When you are shifting to a Cloud-sourced infrastructure model, there are several things you need to consider and do in preparation:
Start with an internal stakeholder assessment and achieve buy-in on the cloud model. Avoid kicking tires until you’ve made sure all key stakeholders are bought into the strategy by getting alignment between the technical, financial, decision makers on the purchasing model and its high level benefits. Be sure to discuss the differences in making a CAPEX versus OPEX purchase. Ensure that all stakeholders have shared goals and plan get to this target.
Get an accurate measurement of the resources that will be used in the cloud. What are your CPU, memory and disk requirements? There are a variety of ways to get these metrics, but it’s important to understand the cost-saving benefit you will see when you shift from using fixed resources (that you have to estimate in advance) to a variable consumption model (that can be adjusted as needed).
Perform a growth assessment on everything you will now be buying on a consumption basis. You should project the growth of your bill three to five years out, based on per unit cost. When you make this decision, you need to be sure to set the expectations for your finance team based on this assessment, so there aren’t any surprises a few years down the road.
Perform an assessment of what is and what is not cloud-ready before the move. Can your existing applications be ported over easily or will they require changes, upgrades, etc? Are there any licensing implications to moving to a hosted infrastructure? If not, what do you need to do to get them cloud-ready?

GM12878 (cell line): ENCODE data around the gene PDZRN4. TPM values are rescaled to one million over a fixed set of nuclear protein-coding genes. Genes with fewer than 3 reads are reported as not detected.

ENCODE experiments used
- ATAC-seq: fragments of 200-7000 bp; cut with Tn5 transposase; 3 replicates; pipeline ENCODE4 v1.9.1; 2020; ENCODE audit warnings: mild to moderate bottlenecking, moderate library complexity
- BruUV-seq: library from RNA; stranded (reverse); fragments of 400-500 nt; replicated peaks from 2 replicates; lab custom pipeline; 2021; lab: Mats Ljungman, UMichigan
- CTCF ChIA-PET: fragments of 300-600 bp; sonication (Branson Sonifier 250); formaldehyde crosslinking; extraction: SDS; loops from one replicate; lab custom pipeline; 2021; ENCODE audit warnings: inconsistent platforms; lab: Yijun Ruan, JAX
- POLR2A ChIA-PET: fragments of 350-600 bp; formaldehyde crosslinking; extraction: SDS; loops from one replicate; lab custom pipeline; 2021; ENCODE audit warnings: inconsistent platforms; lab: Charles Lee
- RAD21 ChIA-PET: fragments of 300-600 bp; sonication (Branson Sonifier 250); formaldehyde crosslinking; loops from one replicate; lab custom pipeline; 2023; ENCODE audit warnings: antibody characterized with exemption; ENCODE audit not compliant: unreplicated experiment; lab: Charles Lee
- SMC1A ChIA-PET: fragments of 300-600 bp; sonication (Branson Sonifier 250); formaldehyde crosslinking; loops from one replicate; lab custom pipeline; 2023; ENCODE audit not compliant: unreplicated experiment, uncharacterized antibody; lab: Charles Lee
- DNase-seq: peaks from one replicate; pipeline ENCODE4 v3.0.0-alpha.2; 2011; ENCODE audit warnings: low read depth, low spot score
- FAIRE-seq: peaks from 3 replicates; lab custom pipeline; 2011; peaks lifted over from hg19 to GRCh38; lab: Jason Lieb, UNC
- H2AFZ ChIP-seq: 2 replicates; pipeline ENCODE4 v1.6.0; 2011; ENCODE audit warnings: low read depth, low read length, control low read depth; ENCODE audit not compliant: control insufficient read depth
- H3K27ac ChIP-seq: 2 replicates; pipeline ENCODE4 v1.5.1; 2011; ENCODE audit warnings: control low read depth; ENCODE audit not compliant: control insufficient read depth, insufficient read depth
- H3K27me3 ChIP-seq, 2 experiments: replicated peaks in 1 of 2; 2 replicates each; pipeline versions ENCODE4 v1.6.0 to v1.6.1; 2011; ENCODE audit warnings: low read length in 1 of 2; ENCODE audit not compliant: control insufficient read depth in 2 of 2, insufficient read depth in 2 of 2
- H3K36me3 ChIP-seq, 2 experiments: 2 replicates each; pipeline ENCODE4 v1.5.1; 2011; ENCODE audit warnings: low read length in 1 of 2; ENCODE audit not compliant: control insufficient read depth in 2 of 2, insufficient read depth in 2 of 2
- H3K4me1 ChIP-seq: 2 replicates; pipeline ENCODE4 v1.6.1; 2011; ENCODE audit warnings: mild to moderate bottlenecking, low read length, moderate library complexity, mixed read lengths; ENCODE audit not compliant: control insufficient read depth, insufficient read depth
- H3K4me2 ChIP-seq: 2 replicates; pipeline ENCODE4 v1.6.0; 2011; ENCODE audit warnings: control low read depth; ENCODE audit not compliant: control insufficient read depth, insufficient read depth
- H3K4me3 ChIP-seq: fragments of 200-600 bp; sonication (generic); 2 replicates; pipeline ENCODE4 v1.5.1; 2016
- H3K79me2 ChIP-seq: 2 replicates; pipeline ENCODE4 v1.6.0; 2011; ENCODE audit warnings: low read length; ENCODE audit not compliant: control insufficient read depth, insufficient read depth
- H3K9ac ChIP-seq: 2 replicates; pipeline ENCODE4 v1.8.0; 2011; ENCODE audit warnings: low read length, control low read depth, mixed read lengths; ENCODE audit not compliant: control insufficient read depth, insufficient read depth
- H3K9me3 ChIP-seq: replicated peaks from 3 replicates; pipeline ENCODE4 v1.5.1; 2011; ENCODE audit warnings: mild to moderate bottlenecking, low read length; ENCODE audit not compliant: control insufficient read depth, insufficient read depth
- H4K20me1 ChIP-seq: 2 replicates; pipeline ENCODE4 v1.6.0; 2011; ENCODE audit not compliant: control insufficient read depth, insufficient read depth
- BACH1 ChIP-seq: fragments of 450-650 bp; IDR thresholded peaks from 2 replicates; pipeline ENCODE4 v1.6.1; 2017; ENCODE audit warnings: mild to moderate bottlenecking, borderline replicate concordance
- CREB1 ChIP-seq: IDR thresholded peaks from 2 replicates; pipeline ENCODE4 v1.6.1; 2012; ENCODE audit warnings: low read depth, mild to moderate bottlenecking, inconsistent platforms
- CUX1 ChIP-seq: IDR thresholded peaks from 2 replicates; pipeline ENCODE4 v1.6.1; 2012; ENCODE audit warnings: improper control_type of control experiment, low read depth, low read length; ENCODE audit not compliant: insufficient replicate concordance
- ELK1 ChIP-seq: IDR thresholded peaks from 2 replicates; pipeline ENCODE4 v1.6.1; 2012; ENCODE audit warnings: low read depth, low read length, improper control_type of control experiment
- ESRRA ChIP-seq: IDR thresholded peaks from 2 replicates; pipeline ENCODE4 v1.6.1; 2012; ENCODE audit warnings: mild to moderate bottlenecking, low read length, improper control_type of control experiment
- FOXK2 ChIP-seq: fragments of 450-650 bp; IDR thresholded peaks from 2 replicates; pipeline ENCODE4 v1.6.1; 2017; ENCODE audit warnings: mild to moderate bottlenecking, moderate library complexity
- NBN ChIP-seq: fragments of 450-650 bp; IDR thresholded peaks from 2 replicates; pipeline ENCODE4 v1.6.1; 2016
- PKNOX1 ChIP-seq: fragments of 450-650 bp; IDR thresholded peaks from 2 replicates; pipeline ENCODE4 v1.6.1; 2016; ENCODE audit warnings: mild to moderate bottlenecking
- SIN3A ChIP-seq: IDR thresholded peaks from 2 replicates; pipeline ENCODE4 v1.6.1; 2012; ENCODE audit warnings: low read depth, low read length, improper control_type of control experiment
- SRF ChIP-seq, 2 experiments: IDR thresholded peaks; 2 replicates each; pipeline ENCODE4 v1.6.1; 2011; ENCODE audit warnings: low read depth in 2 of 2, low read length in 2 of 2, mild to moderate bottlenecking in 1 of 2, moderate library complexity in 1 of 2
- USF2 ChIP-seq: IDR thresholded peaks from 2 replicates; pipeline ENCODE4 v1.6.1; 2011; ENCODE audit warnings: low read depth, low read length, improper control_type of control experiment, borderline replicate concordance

Determine what your strategy and goals are with the cloud. How does that fit with what you think you can move? Ensure you are selecting the right type of cloud for your needs. Each “Cloud” is different and many were built for different use cases and target markets. There are three main types of Cloud: private (dedicated equipment for a single customer); public cloud (multiple customers share resources); and virtual private cloud (the best of both worlds. Additionally, you can have hybrid solution and use private and public for what they are each good for.
Once you have determined the right type of cloud for your organization, interview cloud vendors with offerings that suit your requirements and narrow down to a final vendor. Don’t be afraid to dismiss vendors who are not aligned with your goals.
Build realistic expectations around your migration strategy; determine staffing, bandwidth, storage and other resources that you need to facilitate the migration to the new cloud platform. Assess your current staff to determine whether or not you can do this in-house, and to plan for maintenance while the migration is in progress. Recruit a third party for any areas where you feel there may be gaps.
Depending on the cloud provider you choose, determine the depth of training required and plan for it accordingly.
Contingency planning: anyone on the IT side is remiss if they don’t have a rollback plan ready if needed. This should be an integral part of any IT migration.
Ensure that you accurately assess your back up and DR strategy and the associated costs. Don’t assume that just because you have moved to the cloud, you will magically have this taken care of. This needs to be explored and covered with your vendor, especially with consideration of your expectations around Recovery Time Objective (RTO) and Recovery Point Objective (RPO).